This article originally ran on June 10, 2014.
By Ellie Lowder, TGPC, Consultant
The U.S. Supreme Court issued its Windsor decision — in which it said that retirement plans must treat a same-sex spouse just they would any other spouse for purposes of benefits under the retirement plan — one year ago, on June 26, 2013. That makes this an opportune time to review some of the latest guidance that implements the Court’s ruling and with which you must comply.
IRS Notice 2014-19 and related FAQs provide some clarity on plan amendments and retroactive application of the ruling. The ruling calls for action on the part of plan sponsors, including the following:
- Reviewing plan document language to be sure that any definition of spouse complies with the Windsor decision. We have noted that many plan documents do not define spouse, simply, instead, using the term “spouse.” There would, therefore, be no need to amend plan document language unless, in the unlikely event the plan sponsor intends to apply the rule to a date before the Windsor decision. If a plan amendment is required, it must be done by Dec. 31, 2014 (exception for 403(b) plans which do not yet have a specific deadline, and won’t have such a deadline until the IRS plan document approval program has resulted in IRS approved documents (maybe 2015?).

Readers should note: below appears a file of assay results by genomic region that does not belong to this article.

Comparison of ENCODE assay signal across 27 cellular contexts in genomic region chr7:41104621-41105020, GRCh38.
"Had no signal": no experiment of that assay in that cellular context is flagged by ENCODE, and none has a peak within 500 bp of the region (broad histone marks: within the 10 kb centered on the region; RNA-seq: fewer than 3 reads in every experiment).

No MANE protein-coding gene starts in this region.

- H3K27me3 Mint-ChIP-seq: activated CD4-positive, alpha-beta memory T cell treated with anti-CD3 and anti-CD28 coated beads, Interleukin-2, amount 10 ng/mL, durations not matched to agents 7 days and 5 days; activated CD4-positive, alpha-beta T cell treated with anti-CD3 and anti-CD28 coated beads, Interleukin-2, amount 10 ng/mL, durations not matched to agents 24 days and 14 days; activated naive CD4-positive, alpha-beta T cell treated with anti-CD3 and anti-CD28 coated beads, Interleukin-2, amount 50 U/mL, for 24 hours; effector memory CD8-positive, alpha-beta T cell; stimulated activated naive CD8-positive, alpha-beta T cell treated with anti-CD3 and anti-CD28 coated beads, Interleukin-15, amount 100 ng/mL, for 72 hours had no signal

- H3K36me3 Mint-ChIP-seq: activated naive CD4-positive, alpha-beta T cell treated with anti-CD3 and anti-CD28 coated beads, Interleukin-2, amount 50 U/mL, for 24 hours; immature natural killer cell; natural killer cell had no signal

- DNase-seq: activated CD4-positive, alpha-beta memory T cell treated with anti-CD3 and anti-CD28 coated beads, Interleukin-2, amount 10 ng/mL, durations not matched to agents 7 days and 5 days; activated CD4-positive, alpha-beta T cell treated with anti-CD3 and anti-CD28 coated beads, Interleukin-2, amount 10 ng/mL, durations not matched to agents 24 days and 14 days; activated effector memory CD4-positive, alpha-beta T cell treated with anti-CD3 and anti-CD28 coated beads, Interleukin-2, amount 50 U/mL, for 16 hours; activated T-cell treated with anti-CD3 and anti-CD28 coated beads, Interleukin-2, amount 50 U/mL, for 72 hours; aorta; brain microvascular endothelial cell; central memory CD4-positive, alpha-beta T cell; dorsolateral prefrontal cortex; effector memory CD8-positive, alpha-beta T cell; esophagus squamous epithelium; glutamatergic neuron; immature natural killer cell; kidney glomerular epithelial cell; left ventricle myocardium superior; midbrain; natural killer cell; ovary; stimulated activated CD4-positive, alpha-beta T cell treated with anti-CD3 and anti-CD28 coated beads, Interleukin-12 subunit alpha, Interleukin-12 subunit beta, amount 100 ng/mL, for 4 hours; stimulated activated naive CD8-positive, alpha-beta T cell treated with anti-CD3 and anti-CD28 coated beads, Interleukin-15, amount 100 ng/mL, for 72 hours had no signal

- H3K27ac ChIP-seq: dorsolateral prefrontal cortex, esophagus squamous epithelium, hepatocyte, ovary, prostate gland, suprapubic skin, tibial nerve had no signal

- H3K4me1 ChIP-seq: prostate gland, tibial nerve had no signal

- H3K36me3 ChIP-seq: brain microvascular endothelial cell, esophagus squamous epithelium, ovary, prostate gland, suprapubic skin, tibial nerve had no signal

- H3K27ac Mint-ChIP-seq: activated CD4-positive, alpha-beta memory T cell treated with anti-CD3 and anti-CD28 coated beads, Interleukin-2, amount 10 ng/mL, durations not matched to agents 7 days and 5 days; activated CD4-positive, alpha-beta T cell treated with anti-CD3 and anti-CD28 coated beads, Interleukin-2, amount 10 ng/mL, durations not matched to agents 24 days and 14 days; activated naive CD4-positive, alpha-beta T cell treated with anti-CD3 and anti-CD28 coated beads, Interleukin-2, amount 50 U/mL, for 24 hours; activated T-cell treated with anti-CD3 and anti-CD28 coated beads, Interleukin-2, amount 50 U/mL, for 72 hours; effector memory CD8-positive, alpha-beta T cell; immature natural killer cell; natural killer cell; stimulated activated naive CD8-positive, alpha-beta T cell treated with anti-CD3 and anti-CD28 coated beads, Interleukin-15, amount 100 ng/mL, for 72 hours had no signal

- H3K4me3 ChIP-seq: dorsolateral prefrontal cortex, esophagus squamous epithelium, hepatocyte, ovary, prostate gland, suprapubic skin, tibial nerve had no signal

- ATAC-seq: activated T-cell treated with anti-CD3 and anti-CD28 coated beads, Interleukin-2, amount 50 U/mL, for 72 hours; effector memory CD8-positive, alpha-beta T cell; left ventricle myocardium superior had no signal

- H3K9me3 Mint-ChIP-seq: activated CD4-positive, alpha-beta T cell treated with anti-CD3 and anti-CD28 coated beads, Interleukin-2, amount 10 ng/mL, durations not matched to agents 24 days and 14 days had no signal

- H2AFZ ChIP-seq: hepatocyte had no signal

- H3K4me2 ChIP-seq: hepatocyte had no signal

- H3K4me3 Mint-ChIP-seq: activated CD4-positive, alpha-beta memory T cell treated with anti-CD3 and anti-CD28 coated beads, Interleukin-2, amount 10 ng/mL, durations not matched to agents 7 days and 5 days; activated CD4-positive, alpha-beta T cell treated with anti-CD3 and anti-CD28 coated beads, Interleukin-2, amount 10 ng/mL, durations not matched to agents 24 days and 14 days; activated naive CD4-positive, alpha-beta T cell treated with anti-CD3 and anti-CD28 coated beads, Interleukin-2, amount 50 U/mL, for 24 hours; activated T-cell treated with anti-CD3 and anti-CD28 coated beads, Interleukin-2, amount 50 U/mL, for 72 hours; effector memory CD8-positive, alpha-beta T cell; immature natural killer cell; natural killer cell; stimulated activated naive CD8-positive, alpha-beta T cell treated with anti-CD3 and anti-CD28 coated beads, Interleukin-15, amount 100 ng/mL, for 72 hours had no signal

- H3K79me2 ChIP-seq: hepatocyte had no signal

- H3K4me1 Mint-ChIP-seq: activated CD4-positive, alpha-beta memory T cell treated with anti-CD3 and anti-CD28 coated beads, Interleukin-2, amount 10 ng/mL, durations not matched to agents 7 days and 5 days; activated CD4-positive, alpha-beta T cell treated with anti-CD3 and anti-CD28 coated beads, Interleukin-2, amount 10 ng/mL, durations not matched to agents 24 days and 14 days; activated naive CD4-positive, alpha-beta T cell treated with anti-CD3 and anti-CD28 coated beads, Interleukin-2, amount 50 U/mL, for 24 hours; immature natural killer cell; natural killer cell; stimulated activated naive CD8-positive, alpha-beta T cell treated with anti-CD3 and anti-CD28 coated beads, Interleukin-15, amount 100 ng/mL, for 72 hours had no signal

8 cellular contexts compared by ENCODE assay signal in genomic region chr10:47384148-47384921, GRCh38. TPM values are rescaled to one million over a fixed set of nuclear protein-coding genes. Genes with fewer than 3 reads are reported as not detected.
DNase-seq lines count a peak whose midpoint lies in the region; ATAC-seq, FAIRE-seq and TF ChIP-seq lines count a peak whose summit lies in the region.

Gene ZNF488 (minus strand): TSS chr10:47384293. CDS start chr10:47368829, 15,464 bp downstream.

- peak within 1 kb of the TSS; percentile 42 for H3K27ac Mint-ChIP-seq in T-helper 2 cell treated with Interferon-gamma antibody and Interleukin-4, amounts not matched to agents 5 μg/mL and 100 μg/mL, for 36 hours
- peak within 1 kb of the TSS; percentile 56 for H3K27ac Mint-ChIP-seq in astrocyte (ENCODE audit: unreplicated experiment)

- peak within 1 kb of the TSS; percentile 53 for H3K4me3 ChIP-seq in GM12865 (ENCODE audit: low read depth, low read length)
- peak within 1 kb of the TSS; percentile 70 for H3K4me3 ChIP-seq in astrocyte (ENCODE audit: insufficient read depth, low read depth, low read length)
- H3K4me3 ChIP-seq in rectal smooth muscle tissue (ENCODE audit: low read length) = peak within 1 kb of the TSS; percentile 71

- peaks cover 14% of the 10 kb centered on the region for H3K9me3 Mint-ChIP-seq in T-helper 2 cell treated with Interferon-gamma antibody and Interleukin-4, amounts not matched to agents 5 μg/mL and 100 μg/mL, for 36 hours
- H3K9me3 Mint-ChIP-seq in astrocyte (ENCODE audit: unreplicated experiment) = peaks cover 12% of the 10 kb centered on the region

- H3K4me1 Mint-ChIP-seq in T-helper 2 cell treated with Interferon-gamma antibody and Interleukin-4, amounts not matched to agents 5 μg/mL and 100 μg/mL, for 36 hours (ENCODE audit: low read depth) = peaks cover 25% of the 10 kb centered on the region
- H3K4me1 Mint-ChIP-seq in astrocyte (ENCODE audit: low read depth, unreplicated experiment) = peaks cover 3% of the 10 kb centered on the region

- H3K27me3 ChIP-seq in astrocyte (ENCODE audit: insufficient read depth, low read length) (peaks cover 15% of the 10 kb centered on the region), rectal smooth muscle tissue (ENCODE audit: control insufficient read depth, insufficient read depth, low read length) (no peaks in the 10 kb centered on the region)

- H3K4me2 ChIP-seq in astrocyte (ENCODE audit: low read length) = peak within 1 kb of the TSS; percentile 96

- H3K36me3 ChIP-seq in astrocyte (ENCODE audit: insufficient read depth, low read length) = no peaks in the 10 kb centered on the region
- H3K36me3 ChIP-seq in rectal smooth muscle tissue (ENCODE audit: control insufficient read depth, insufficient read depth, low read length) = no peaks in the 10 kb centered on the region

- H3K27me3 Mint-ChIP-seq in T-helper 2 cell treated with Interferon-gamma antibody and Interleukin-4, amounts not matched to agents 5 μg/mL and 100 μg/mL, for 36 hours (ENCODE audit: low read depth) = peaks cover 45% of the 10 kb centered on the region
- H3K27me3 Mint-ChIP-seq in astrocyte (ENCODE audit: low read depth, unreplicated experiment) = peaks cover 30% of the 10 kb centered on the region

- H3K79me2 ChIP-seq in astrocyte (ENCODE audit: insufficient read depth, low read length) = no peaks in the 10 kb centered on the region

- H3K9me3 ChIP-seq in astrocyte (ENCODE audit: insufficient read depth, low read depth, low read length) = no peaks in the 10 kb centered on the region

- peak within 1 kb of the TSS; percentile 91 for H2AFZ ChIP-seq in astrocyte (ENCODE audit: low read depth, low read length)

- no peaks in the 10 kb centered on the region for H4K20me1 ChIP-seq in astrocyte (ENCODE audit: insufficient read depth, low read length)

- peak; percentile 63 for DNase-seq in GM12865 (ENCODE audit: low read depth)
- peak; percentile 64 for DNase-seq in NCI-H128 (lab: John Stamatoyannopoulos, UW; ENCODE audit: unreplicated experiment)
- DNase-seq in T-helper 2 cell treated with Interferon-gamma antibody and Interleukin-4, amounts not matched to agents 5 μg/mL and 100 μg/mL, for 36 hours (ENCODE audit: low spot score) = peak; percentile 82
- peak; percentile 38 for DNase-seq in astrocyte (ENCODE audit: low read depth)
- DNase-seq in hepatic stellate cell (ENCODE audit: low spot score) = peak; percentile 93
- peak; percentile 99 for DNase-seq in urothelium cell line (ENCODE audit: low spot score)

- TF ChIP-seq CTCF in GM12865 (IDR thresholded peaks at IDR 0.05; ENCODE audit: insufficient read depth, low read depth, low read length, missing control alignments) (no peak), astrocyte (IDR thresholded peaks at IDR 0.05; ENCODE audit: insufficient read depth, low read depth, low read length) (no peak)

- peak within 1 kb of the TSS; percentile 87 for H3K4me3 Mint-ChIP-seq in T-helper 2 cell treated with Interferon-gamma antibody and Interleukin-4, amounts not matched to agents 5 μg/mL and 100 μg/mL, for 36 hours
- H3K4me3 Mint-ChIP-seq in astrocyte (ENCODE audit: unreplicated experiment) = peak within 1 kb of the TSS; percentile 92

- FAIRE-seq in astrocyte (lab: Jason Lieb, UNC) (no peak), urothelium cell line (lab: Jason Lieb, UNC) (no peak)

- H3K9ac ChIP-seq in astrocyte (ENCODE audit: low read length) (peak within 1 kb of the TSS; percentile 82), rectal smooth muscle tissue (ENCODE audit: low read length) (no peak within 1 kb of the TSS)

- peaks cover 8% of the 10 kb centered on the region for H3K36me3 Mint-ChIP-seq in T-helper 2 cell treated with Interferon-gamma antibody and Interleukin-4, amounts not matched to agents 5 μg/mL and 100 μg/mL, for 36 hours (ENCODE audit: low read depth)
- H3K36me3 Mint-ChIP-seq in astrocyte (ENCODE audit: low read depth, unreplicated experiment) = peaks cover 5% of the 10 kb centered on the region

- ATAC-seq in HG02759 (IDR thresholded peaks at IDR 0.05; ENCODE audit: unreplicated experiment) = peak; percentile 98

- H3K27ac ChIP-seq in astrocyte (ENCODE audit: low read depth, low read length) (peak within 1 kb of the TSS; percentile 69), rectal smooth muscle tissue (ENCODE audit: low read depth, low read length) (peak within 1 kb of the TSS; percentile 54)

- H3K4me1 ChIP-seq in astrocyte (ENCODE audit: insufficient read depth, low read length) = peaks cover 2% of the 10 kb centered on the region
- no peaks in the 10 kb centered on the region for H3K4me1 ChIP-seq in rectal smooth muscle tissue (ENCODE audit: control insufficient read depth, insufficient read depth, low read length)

- Establishment of administrative procedures using a timeline that demonstrates how your plan handled same-sex spouses before and after the Windsor decision. For example, you should alert your employees to check beneficiary designations to be sure they reflect the participant’s wishes, and comply with DOMA-Windsor decision. In addition, your communication to employees should explain that a spouse, whether same- or opposite-sex, is automatically considered to be the rightful beneficiary. If a non-spouse beneficiary is named, the participant will likely need to obtain spousal consent.
Readers are reminded that the Windsor decision applies to same-sex marriages that took place in a lawful jurisdiction (that is, took place in a jurisdiction where same-sex marriage is legal), and, on and after Sept. 16, 2013, federal retirement plans are subject to the new requirements regardless of where the same-sex couple resides.